Same-sex marriage OK—US Judge

United States federal judge Vaugn Walker has overturned a Californian Supreme Court ruling—Proposition 8 which was passed narrowly in 2008—that prohibits same-sex marriages in the state, arguing that “a private moral view that same sex couples are inferior to opposite-sex couples is not a proper basis for legislation.”  Walker said the Supreme Court measure denied gays and lesbians “the equal protection of the law guaranteed by the Fourteenth Amendment” of the American constitution.  Not surprisingly, the United States Conference of Catholic Bishops was not amused. “Marriage between a man and a woman is the bedrock of any society,” conference chairman Cardinal Francis George said in a statement.  “The misuse of law to change the nature of marriage undermines the common good.  It is tragic that a federal judge would overturn the clear and expressed will of the people in their support for the institution of marriage.” The judge may not be all that confident that his ruling will be sustained.  He stayed it from being implemented pending appeal.

Happy visit, Benedict

Had Malcolm Fraser been a Catholic he might have been tempted to remind Benedict XVI that life wasn’t meant to be easy, a comment that may resonate with the pope as he packs his white soutane for his state visit to Britain later in the month. The truth is that not a great deal has gone well with it so far.  Costs have blown through the roof, largely, it seems, because they were grossly under-estimated in the first place, and now the estimators may be in trouble again because an embarrassing number of entry passes to events on the pope’s itinerary—up to 50 percent in some parishes—are being returned “not required”.  Meanwhile, the anti-Catholics and the Catholics who are anti something the church is or isn’t doing are working hard to get their point across while Benedict is in town.  During the four-day visit the women’s ordination lobby will be out there in strength having their say, albeit with decorum; on the day that Benedict arrives and for the rest of his stay pro-abortionists will be demonstrating on the streets and there will be banner advertising on buses, and to top it off there will be a much-publicised debate on priestly celibacy in London’s Leicester Square.  That’s the bad news.  The good news is that Benedict may never see it on the TV.  The BBC’s news staff are threatening a strike.  But you can rest easy.  It’s about their pay, not about the pope.

Two bob each way

If the Archbishop of Canterbury Rowan Williams were looking for a ready-made solution to the rapidly-escalating split in his Anglican church over the blessing of same-sex marriages he could do worse than apply the formula that his Canadian colleagues used in reaching a conclusion in their recent Synod in Halifax.   After long and earnest debate on how the synod should legislate, the primate Archbishop Fred Hiltz welcomed the outcome as evidence of “healing” in the church in that “opposing sides in the debate were no longer demonising each other”.  The Canadian formula?   Not to legislate either for or against same-sex marriages.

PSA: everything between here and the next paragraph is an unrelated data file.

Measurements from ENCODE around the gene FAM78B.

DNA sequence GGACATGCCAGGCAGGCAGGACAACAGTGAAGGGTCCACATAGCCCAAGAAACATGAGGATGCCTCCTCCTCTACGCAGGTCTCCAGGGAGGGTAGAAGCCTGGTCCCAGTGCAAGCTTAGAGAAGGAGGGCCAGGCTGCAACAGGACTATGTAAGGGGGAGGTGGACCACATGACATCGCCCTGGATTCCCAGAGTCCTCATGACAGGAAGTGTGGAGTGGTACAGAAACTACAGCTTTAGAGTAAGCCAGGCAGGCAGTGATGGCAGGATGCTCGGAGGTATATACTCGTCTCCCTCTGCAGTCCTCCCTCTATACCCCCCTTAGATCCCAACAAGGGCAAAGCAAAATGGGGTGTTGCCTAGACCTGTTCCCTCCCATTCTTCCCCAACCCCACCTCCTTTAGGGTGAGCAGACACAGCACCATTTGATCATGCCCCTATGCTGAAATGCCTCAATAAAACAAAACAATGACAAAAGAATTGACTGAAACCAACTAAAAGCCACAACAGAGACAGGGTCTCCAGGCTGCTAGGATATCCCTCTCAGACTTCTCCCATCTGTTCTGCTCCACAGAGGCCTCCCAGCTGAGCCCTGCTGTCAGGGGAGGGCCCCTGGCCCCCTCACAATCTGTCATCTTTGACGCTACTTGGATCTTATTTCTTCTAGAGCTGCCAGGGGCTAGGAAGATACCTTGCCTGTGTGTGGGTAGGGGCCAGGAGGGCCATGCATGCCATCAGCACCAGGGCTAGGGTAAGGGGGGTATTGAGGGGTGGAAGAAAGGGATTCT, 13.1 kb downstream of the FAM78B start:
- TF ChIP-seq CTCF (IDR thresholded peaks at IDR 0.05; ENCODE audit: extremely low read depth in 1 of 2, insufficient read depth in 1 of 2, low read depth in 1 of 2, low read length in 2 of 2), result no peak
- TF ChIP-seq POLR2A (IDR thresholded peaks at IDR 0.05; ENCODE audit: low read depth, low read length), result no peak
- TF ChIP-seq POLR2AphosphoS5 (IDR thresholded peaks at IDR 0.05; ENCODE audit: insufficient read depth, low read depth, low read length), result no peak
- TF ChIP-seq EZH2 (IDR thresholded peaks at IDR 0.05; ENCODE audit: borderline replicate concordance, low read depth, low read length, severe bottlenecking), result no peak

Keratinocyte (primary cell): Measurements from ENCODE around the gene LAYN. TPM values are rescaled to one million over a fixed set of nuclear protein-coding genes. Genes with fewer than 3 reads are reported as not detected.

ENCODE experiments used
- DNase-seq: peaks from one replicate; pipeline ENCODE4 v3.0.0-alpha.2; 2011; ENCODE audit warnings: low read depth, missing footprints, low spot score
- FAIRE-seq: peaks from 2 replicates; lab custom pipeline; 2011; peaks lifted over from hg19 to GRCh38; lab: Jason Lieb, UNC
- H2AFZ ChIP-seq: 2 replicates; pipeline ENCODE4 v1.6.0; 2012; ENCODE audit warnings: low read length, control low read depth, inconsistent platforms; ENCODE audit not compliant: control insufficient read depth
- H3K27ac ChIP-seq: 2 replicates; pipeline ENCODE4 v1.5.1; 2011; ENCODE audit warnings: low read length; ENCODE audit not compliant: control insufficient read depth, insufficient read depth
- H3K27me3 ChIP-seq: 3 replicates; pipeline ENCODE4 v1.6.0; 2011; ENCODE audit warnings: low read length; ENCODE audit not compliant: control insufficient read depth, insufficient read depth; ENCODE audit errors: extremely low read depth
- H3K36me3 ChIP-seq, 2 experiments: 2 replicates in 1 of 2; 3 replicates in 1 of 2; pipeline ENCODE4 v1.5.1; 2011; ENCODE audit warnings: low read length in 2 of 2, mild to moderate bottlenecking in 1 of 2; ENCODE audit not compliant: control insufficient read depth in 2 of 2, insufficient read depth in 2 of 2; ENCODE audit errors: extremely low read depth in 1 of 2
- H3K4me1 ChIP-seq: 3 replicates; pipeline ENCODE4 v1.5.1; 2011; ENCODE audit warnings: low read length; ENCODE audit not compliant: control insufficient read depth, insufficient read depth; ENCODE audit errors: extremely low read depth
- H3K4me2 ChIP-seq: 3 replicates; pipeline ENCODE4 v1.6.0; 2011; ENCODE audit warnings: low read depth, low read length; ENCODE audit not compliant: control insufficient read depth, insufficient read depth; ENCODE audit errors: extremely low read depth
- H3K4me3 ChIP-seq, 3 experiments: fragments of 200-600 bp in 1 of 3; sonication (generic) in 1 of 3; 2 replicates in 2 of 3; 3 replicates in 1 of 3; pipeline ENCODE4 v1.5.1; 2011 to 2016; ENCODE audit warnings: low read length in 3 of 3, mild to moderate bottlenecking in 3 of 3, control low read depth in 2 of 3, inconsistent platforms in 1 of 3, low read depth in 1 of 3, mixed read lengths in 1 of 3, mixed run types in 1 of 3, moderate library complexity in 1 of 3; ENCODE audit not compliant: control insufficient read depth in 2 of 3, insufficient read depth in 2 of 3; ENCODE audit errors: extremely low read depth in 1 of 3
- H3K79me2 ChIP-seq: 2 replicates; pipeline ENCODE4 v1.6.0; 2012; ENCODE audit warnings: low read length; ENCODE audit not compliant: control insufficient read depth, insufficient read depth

Vatican denied immunity

An attempt by the Vatican to distance itself from responsibility for the actions of paedophile priests has failed in the United States Supreme Court which has refused to overturn an Oregon court ruling which denied the Vatican sovereign immunity from American courts.  Lawyers representing sexual abuse victims in the lower court had charged the Vatican with complicity in the transfer of known paedophiles and the shielding of such priests from the civil authorities.  While the decision is a setback for the Vatican, finally the issue may hinge on the outcome of another lower court ruling on whether priests can be categorised as “employees” of the Vatican—which many lawyers regard as unlikely.  That decision is not expected for some time and even then could be subject to appeal.

Thought for the month

My Lord God, I have no idea where I am going.  I do not see the road ahead of me.  I cannot know for certain where it will end.  Nor do I really know myself, and the fact that I think I am following your will does not mean that I am actually doing so.  But I believe that the desire to please you does in fact please you.  And I hope that I do not do anything apart from that desire.  And I know that if I do this you will lead me by the right road though I may know nothing about it.  Therefore I will trust you always though I may seem to be lost and in the shadow of death. I will not fear for you are ever with me and you will never leave me to face my perils alone.—Thomas Merton, Thoughts in Solitude.

For your Catalyst diary:

18 September – Reflection Morning Leader Dr Timothy O’Hearn Spirituality of Everyday Life.
Sacred Heart Church Parish Hall Cnr Sturt  and Wentworth Sts, Blackheath       10 AM. For information Carmel 4787 8706.

9 October – Reflection morning (Special: last for 2010)   Leader Rev Dr Stephanie   Dowrick Gratitude and Forgiveness
Parish Hall, cnr Mary Street and Gladesville Road Hunters Hill. 9.30am   For information: Carole 9869 1036 or Michelle 9958 5963.

15 October – Catalyst dinner Speaker Phil Glendenning Edmund Rice Centre director
Subject Asylum Seekers-Debunking the Myths
Parish Hall, Holy Mary Church Hall 3a Mary Street Hunters Hill. 7.00pm for 7.30. Information: Pauline message bank 02 9990 7003

6 November – Reflection morning  Leader Bishop Geoffrey Robinson Jesus human and divine in the Gospel of Mark.
Sacred Heart Church Hall, Cnr Sturt and Wentworth Sts, Blackheath 10am. Information: Carmel 4787 8706.

13 November – Eucharistic reflection  Presider Fr Michael Whelan
Parish Hall, Holy Mary Church Hall 3a Mary Street Hunters Hill. 4pm,  RSVP necessary for catering.
Information: Pauline message bank 02 9990 7003